$500,000 a year the Rams must pay in rent and game-day expenses"
should net the city about $2M annually.  The Rams will also have
to pay existing garages close to $40,000 a year for parking
spaces near the stadium, and have agreed to share a percentage of
revenue for stadium concessions.  For more on the lease
arrangement, see yesterday's SPORTS BUSINESS DAILY.  The city
will finance and build a Rams merchandise store next to the
stadium and will also begin building additional luxury suites
(Mike DiGiovanna, L.A. TIMES, 1/19).  The ST. LOUIS POST-DISPATCH
reports this morning that St. Louis is "legally committed to
paying" for the Rams practice facility, and estimated the cost at
close to $16M (Jo Mannies, ST. LOUIS POST-DISPATCH, 1/19).
     436-RAMS -- THE HOTLINE: The campaign to sell "Personal Seat
Licenses" (PSL's) is off to a "strong, if somewhat confusing,
start."  Phone problems caused delays, but FANS, Inc., the civic
group managing PSL sales, said they issued up to 3,200
applications in the first 24 hours.  Ten local banks have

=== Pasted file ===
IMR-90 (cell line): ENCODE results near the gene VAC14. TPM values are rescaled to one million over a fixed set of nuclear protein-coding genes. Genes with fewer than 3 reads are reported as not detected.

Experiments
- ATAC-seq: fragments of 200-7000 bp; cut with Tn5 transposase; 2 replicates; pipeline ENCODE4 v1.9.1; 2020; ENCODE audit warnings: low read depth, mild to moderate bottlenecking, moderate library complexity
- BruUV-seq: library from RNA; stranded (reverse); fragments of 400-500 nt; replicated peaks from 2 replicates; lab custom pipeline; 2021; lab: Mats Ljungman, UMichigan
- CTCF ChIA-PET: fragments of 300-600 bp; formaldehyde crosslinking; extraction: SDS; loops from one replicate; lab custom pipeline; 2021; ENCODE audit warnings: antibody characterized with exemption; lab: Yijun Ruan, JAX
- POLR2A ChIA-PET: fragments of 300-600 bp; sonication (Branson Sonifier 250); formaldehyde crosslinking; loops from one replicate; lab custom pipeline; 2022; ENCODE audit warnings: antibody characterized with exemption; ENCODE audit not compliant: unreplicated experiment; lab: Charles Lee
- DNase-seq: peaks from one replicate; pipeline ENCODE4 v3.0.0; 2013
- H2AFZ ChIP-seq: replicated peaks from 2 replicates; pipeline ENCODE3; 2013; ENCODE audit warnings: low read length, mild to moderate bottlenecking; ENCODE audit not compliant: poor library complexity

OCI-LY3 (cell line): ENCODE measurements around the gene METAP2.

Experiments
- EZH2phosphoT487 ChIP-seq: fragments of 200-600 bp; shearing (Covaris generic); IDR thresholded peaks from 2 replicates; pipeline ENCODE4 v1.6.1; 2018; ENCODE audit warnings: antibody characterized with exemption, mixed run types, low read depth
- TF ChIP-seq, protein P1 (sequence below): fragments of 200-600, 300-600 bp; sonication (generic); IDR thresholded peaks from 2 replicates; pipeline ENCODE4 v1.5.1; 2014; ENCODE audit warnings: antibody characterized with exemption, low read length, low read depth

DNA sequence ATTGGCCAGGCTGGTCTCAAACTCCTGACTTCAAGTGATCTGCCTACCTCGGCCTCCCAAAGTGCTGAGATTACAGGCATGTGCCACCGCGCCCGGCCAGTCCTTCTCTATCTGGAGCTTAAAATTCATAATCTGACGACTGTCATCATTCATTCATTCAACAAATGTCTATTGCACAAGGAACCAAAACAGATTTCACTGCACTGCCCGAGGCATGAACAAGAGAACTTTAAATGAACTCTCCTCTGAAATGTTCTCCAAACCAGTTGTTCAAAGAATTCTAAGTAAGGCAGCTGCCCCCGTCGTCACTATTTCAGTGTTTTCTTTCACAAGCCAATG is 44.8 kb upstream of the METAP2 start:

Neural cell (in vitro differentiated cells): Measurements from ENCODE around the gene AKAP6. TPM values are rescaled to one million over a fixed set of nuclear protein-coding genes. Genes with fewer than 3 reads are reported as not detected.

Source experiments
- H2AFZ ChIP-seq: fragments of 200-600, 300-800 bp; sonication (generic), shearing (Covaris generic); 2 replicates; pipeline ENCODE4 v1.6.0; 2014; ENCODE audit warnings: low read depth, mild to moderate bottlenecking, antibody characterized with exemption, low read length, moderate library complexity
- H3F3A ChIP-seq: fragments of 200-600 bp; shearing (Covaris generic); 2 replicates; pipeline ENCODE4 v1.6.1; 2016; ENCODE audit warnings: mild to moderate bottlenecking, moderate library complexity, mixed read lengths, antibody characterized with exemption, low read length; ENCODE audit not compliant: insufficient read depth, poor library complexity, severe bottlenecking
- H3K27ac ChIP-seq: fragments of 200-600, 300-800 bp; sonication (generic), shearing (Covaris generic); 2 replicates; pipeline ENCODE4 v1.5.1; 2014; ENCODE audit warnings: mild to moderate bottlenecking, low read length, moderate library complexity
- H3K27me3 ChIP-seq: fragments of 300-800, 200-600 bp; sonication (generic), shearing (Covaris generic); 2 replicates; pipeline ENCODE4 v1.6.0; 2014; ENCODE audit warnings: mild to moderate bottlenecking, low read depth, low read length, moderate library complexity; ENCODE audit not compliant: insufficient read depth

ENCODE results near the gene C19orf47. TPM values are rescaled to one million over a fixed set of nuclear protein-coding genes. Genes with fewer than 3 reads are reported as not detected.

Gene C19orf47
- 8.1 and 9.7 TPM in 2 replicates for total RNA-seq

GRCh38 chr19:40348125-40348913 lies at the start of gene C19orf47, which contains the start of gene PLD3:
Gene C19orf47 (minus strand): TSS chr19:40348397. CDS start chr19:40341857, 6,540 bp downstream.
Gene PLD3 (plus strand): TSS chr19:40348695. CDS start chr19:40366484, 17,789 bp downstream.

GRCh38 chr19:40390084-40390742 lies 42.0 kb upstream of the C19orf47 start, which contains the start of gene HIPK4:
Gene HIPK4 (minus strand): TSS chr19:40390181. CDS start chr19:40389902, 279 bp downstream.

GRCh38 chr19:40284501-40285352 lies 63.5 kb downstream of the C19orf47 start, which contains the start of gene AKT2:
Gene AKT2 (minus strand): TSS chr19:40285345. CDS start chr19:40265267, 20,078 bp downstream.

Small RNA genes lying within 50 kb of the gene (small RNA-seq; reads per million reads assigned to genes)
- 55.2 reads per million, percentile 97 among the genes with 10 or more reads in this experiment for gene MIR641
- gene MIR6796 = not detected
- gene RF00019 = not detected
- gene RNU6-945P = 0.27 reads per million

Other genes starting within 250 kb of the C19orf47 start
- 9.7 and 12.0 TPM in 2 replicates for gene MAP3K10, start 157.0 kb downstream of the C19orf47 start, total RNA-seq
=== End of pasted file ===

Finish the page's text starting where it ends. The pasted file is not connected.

announced "financing programs" for seat licensing, and one
prominent employer is letting employees buy licenses "through
automatic payroll withdrawals" (Andre Mouchard, ORANGE COUNTY
REGISTER, 1/19).
     MORE REAX: In Philadelphia, Bill Lyon writes:  "This does
not make St. Louis a bad city.  Just a sucker, that's all"
(PHILADELPHIA INQUIRER, 1/19).  Dave Anderson of the N.Y. TIMES
compares of Rams Owner Georgia Frontiere and team President John
Shaw to "Bonnie and Clyde":  "Instead of holding up banks, pro
football's Bonnie and Clyde are holding up the taxpayers who
financed the stadium" (N.Y. TIMES, 1/19).

     Bruins great Bobby Orr and former U.S. Senator Paul Tsongas
are trying to bring an American Hockey League franchise to
Lowell, MA.  The two, "who head a group of local investors," met
with AHL officials before Tuesday's All-Star Game in Providence.
Tsongas, who also hopes to bring minor league baseball to Lowell:
"I think we proved we have our act together."  The team would
play in an 8,000 seat downtown arena that is scheduled to be
completed in November '96.  AHL President Dave Andrews:  "With
their group and the potential of the building, it's a terrific
site for the league" (Todd Arthur, BOSTON GLOBE, 1/19).